01
Mar
13

Dark Night of the Soul, Lenten Observance, Day 29, 2013

Bk II, ch XVI: Explains how, though in darkness, the soul walks securely.
This is quite a long chapter, but, in some ways, easier to follow than some. It begins with what is assumed to have happened with regard to the affects of the soul. The desires have been “put to sleep and mortified.” The affections of the soul are “bound and can make no useful reflection.” The “memory is gone.” One’s understanding is “in darkness.” The will is “arid and constrained.” And all the faculties are “void” as if covered in a heavy cloud.
This might be a cause of concern, but St. John says that with all such distractions stymied, the soul can proceed quite safely and satisfactorily. Though I get the idea of somehow being past all distractions, with the monkey mind stymied and its muddle all frozen, I’m still a bit puzzled. St. John adds that the soul, if it reflects on the situation, it will see itself as secure in the darkness. But how can it reflect, as all of the faculties are “void” and one’s understanding is “in darkness?” Here I’m rather stuck myself. I get the sense that St. John wants to get across the idea that one must come to this point through some great leap, where the workings of the rational mind have to be left behind and some sudden and great insight has to happen. But the language of philosophy (and of theology) and simply the language we use cannot map out that new terrain – so how can we know, and how can we reflect, and how can we try to understand if those elements are gummed up in the Dark Night? Many of the people I know are very hesitant to look to anything that is beyond reason. As a fan of poetry, and with an Irish cultural background, I’m quite willing to believe that there is a lot beyond the world than that which can be put into order and tamed by reason. Still, I’m not sure how we get there, and I get the sense that there is a problem explaining the whole matter to another. What would be the common reference point to which all could refer?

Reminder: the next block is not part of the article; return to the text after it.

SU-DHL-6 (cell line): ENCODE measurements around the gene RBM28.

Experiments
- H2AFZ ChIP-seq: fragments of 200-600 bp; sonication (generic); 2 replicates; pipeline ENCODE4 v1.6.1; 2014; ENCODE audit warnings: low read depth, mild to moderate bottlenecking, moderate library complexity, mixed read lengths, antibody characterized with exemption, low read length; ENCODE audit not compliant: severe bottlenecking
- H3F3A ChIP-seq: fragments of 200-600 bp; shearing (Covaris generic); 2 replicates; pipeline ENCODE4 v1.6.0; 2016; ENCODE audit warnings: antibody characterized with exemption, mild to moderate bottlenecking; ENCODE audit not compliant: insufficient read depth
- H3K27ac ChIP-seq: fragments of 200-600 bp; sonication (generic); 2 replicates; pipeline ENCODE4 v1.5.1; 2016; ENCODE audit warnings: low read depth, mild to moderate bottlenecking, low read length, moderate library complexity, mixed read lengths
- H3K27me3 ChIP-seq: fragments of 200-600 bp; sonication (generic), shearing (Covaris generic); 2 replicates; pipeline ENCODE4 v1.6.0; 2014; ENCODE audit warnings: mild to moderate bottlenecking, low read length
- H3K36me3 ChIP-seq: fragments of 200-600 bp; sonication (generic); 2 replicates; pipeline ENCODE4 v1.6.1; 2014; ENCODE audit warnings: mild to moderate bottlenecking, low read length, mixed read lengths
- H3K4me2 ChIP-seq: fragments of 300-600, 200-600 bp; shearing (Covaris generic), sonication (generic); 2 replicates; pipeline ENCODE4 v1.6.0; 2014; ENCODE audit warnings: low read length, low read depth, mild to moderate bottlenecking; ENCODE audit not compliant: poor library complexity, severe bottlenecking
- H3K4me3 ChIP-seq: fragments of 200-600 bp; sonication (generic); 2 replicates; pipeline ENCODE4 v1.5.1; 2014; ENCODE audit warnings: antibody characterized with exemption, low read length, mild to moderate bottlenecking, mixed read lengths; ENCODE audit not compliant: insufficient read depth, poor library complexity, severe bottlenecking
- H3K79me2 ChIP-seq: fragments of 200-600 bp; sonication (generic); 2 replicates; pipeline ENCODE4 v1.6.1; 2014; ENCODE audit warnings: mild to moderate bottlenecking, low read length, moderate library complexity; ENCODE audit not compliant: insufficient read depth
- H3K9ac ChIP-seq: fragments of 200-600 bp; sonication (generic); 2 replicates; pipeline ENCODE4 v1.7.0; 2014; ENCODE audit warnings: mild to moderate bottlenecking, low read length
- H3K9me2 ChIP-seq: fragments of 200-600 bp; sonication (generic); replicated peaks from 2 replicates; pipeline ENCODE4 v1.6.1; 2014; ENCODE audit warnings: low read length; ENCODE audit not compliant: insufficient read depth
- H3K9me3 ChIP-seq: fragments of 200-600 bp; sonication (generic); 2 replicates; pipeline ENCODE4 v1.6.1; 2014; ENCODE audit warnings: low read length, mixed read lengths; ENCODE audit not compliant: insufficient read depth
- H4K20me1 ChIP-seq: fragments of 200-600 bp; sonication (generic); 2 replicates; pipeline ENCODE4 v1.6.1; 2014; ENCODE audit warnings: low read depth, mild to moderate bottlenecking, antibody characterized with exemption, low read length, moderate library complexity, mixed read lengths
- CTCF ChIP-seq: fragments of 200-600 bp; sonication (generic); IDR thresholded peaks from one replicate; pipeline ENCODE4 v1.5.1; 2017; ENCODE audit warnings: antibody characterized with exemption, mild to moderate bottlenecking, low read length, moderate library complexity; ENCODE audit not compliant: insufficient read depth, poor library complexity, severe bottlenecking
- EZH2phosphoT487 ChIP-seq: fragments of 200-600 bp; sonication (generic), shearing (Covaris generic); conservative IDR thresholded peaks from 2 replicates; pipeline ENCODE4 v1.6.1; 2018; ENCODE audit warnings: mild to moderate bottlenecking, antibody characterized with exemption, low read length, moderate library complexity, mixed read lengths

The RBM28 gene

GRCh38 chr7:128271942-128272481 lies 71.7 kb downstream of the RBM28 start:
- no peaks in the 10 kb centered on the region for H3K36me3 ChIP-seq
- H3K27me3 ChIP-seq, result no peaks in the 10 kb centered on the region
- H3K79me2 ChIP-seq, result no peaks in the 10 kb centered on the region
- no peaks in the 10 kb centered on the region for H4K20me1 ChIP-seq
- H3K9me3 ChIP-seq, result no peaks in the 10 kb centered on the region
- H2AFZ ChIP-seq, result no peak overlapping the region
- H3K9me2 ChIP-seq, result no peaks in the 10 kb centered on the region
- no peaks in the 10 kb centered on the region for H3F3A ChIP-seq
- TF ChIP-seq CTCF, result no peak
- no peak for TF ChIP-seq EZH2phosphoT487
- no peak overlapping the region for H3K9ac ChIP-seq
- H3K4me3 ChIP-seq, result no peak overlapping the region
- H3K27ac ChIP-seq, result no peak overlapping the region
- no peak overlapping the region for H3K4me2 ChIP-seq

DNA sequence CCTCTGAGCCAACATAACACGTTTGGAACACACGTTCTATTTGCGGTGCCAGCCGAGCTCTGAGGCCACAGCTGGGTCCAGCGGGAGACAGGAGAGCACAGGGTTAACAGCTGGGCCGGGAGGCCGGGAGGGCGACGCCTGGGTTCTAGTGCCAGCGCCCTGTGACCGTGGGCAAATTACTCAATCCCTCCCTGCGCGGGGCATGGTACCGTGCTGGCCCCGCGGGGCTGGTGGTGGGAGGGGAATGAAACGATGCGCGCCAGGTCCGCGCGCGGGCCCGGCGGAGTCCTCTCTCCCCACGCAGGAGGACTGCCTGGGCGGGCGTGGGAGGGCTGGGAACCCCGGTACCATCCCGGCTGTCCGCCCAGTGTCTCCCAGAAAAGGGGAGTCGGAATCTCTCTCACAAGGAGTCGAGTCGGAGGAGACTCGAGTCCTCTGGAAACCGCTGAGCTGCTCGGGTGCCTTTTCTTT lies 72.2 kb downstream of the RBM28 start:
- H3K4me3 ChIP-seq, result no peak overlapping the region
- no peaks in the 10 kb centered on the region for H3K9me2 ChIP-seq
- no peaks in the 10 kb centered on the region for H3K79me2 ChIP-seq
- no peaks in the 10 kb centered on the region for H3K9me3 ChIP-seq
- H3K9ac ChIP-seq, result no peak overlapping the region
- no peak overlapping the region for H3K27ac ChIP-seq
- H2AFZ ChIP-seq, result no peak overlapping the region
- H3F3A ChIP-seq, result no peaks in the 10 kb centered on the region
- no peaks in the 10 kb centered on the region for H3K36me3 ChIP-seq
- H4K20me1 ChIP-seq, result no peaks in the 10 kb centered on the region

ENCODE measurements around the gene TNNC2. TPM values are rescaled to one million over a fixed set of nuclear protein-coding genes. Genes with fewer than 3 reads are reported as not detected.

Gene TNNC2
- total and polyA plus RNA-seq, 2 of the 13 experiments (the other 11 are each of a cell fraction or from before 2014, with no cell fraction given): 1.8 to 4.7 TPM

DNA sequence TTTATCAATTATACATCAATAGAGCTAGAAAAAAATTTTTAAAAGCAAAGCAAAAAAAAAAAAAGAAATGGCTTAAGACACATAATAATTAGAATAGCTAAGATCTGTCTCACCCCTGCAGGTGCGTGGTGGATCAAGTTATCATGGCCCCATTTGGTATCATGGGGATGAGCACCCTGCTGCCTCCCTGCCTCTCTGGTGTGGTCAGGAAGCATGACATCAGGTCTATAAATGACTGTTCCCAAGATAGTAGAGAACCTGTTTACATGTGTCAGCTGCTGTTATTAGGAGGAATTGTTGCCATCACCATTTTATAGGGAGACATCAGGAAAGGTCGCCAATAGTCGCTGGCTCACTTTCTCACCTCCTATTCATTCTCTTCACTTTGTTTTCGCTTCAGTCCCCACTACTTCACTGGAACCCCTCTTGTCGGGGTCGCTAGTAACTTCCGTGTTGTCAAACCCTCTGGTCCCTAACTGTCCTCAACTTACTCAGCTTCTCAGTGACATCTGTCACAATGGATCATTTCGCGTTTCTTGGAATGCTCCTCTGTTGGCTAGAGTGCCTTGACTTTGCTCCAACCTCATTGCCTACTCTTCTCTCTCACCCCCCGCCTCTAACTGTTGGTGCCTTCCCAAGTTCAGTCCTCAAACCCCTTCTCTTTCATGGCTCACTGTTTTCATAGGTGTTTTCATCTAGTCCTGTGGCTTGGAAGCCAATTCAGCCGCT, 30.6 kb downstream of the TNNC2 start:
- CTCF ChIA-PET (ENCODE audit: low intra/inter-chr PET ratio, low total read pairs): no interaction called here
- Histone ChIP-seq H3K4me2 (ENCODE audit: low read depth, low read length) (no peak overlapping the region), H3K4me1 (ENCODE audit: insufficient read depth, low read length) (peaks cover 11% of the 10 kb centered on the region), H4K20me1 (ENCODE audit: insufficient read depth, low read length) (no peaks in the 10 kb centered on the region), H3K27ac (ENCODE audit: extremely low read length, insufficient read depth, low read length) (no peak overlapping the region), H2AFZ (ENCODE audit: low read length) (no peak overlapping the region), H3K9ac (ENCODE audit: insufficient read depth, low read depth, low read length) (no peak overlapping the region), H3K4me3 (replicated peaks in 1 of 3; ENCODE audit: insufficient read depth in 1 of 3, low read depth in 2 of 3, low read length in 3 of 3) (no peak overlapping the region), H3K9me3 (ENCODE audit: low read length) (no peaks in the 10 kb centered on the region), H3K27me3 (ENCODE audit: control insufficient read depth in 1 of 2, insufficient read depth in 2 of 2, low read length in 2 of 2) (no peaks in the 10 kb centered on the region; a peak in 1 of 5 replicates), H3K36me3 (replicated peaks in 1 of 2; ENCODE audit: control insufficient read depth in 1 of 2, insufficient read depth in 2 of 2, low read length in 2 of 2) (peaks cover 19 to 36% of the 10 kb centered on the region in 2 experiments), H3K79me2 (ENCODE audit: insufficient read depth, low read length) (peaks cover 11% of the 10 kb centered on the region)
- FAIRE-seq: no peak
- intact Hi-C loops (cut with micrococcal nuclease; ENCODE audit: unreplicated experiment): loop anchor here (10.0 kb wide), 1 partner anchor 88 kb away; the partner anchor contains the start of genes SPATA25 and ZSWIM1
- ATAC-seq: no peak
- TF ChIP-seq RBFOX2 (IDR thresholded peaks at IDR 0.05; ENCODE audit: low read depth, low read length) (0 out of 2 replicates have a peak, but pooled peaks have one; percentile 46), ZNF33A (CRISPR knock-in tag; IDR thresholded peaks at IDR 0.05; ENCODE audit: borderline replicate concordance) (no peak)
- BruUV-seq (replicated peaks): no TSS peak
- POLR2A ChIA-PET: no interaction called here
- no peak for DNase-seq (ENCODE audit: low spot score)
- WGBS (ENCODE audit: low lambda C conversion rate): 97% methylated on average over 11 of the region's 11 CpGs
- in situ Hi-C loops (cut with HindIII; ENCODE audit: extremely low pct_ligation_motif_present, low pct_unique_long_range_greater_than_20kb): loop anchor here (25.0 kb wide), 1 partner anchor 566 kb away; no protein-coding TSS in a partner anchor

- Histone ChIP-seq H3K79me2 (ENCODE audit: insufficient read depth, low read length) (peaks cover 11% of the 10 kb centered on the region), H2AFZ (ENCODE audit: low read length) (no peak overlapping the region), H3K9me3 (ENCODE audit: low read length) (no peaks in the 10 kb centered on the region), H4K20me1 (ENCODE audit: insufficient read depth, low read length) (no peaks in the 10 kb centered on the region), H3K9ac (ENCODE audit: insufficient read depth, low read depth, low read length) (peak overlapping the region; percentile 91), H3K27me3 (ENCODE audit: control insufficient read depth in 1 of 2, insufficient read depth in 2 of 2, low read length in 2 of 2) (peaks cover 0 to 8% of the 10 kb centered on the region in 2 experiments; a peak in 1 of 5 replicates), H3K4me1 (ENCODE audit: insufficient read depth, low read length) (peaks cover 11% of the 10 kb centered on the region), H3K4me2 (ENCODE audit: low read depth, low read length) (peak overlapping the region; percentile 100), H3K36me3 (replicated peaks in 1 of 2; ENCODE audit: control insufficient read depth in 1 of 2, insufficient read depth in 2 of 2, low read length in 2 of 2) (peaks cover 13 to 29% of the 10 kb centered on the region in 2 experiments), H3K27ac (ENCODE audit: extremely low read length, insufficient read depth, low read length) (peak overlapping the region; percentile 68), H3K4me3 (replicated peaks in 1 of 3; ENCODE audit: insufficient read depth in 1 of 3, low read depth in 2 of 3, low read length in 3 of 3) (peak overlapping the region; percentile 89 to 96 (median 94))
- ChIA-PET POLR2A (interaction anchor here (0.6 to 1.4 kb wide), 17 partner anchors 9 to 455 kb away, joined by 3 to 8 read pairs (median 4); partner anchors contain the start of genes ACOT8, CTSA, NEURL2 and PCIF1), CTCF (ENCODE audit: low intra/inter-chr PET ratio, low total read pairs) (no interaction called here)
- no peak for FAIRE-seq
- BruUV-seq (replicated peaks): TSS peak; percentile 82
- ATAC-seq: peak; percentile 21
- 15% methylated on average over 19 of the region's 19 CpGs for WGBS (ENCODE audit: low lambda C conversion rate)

St. John goes on to ask about why does God limit all desire, even the desire sparked by the good. His response is that one’s faculties and desires are “base” and so suspect, and must be checked. But can one escape one’s faculties and desires? One can learn that one’s faculties are limited, that one has blind spots, and that confusing what we see with what there is constitutes a mistake. And one can have trouble with desires, which do not always consider consequences (so we overindulge to our detriment), but isn’t the solution then to acknowledge the limits of our senses, and to discipline our desires, rather than to get to such a level of dark that one almost despairs, where one misses the good, and where one begins to think that God has abandoned one because of our unworthiness?
St. John also directs the reader/practitioner to take heart when the Dark Night is at its worst, and know that such aridity and pain is temporary and does not represent God’s abandonment. But elsewhere he has said that the one directing the exercises is often not believed by the practitioner in the exercise, as such words of encouragement sound hollow. And if memory is gone, as he says earlier in this chapter, will he remember such an injunction? Or will she just fall into despair?
St. John does suggest that in following this path, we are going to unfamiliar territory, and that, when one is an explorer, one will have to go from the regular path, and that there is terror there, but it is the only way to true growth.
He adds that the pain and suffering of this path is good, because “in suffering the strength of God is added to that of man.” This again seems rather “No pain, no gain!” or even like the Pilgrims with their harsh view of depraved humanity and the rightness of a difficult life. I can’t really accept this as a premise. I like a challenge (for me, reading this book is proving quite challenging), but pain for its own sake, or worse, because we deserve it – that just doesn’t ring true.
The final comments regarding this dark path is to think of it as castor oil – we are taking a cure. In living our regular, daily lives, we are engaged in pleasurable, but harmful activities, and we are now put on the road to health, and it seems too much for us, but it is necessary.

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